Name: Bart Leahy
College & Majors/Minors: B.A English Lit., M.A. English (Technical Writing)
Current Location: Orlando, FL
Current Form of Employment: Freelance Technical Writer
Where do you work and what is your current position?
I am a freelance technical writer who supports multiple customers, including Nissan, Zero Point Frontiers Corp. (an aerospace engineering firm in Huntsville, AL), The Tauri Group (an aerospace consulting firm) in Washington, DC, and Green Structured Homes (a mobile home manufacturer and servicing company) in Huntsville, AL. In all of these situations my title is usually technical writer or contractor.
At Nissan I’m writing and editing training courses for their field representatives. At Tauri Group, I help write and edit internal planning documents that get used by NASA. At ZPFC and GSH, I’m primarily writing proposals to government agencies. I am also Event and Membership Director for the Science Cheerleaders, a group of NFL, NBA, and university cheerleaders pursuing careers in science, technology, engineering, and math. In that position, I coordinate “science cheer” performances, conduct interviews, and write a lot of the correspondence that keeps the organization humming along.
On occasion I travel to the customer’s work site; other customers I only work with remotely without a single face-to-face meeting. Most of the time I alternate between working on my laptop from home and working at a co-working space in Windermere, FL.
Tell us about how you found your first job, and how you found your current job (if different).
My first writing job (1996) was answering guest letters at the Walt Disney World Resort. I had been working retail, hotel front desk, and group reservations at Disney for five years before I applied for that job. I then spent five years answering complaints because happy people usually don’t write letters. After that, I bounced around Disney a bit, doing instructional design (training) writing at Disney University, requirements writing with the information technology department, and more training writing at the Disney Reservations Center.
I’ve had a diverse career. I was a corporate guy until 2013, when I was downsized and decided to take a chance on going freelance. The job that’s paying my bills right now actually found me. A buddy of mine I’d worked with at Disney University was in need of an instructional design writer, and he knew I could do the work, so that’s how that job started. The Science Cheerleader gig came about through another Disney contact. It started out as a blogging activity, then branched out into event and database management. Lesson learned: keep in touch with your network!
What was another writing-related job that was important in your career?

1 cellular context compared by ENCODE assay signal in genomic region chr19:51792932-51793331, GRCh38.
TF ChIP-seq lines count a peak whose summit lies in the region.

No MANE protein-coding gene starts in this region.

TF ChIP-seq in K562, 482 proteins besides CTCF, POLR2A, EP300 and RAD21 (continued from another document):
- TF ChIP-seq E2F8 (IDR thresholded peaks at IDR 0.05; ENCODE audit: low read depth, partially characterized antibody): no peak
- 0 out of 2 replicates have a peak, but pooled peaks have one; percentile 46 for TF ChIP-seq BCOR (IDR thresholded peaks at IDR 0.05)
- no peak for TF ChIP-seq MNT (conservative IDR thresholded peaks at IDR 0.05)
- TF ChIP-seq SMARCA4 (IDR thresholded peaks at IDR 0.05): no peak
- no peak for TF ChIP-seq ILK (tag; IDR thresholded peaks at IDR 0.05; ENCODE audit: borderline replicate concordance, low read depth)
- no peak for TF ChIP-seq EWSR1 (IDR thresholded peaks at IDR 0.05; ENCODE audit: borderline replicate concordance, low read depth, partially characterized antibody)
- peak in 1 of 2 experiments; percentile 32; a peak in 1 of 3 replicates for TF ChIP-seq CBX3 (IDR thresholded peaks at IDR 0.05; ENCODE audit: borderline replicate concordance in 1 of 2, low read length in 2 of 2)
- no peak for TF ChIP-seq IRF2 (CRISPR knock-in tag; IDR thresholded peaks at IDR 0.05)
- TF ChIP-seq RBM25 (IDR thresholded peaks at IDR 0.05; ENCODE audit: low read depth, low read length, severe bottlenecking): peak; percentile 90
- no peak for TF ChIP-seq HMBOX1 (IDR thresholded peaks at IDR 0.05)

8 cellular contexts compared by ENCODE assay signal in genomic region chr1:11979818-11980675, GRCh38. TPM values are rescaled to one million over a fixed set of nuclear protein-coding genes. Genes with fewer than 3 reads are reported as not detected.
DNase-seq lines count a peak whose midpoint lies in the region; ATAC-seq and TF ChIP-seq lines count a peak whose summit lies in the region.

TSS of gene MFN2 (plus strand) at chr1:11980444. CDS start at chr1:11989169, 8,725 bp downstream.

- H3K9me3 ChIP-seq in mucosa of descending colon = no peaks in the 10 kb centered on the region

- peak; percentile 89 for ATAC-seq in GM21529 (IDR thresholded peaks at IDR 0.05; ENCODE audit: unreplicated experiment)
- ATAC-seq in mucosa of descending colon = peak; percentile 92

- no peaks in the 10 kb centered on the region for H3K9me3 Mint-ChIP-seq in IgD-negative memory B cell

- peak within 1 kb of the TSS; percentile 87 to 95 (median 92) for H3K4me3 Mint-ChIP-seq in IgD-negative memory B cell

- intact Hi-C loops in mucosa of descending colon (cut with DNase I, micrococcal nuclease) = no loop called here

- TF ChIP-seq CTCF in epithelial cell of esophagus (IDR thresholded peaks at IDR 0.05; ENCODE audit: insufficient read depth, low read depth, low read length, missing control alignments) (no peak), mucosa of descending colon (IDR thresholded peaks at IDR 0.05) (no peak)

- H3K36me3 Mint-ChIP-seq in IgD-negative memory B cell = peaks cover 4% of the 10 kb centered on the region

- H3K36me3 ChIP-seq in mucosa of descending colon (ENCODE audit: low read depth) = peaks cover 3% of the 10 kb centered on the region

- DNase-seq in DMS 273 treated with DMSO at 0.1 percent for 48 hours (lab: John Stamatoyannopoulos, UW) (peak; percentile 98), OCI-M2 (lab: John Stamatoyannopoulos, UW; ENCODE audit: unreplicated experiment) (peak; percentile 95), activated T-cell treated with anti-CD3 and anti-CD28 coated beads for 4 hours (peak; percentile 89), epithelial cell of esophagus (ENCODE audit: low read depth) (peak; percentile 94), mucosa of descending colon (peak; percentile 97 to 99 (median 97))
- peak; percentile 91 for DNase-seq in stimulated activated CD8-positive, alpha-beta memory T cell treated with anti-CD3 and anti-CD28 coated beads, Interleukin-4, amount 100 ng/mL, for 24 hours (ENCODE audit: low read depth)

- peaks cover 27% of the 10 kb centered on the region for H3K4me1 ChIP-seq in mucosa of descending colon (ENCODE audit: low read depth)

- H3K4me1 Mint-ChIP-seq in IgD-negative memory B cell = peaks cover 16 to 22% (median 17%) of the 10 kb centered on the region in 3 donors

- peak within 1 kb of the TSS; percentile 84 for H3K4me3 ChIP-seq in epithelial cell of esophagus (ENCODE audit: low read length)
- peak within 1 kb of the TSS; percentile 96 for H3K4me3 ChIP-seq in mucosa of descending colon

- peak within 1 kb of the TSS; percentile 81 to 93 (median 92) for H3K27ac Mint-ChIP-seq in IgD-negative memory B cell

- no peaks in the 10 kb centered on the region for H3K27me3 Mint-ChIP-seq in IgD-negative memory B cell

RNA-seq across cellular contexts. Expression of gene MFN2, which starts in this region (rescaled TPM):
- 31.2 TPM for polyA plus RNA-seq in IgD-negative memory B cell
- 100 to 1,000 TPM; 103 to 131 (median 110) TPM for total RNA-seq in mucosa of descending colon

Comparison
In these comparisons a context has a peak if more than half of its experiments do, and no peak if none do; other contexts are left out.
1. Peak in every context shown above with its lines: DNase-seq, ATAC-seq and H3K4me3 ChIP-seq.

The first engineering-focused tech writing job I had was proposal writing for a medium-size defense contractor in Alexandria, VA. The job taught me a lot about working with engineers and “learning the language” without having to do the math. When things got slack, I would wander the halls looking for other work, which eventually got me into writing marketing materials, writing for the web, and learning about how the company worked as a whole. I learned to keep my trap shut for the first month or so in a new area and just listen and learn, but I also learned when to ask questions, even if they might seem “stupid” at the time. I worked with some very fine people there, most of them veterans, and they taught me a lot about leadership and professionalism that helped me later in life. That experience, plus some volunteer work in the space advocacy community, eventually provided the jumping-off point for getting a job at NASA (’06).
What did you do in college to prepare for your post-grad life?
My time in grad school (’99-’02) was more relevant to what I’m doing now. I was very space-focused, to the point where each semester one of my profs could expect to see at least one paper related to space exploration. The research gathered during those papers eventually fed my master’s thesis (“Communicating with Multiple Audiences in Space Advocacy,” a real thriller). At the same time, I was doing some volunteer writing with the National Space Society. That volunteer work eventually included organizing letter-writing campaigns, developing presentations, writing policy papers, and running an 850-person conference.
I was also reading a lot of books and periodicals about human space exploration—the history and non-fictional future plans—to get smart about the organizations, companies, and people making things happen.
What is your advice for students and graduates with an English degree?
Give some real thought to the type of work you’d like to do and then start learning about the industry that interests you: how the industry works, what the big issues are, where the writing opportunities are, and what problems you might be able to solve. Next, pursue an internship, volunteer gig, or even better a part-time paying gig in the field to build up your portfolio. By the time you graduate, you’ll be light-years ahead of where I was when I got my B.A.
Also, read my blog, Heroic Technical Writing. It is designed specifically to help tech writing students and other English-major types navigate the world of work. I share insights about all the things they don’t teach you in school, many of which I had to learn the hard way.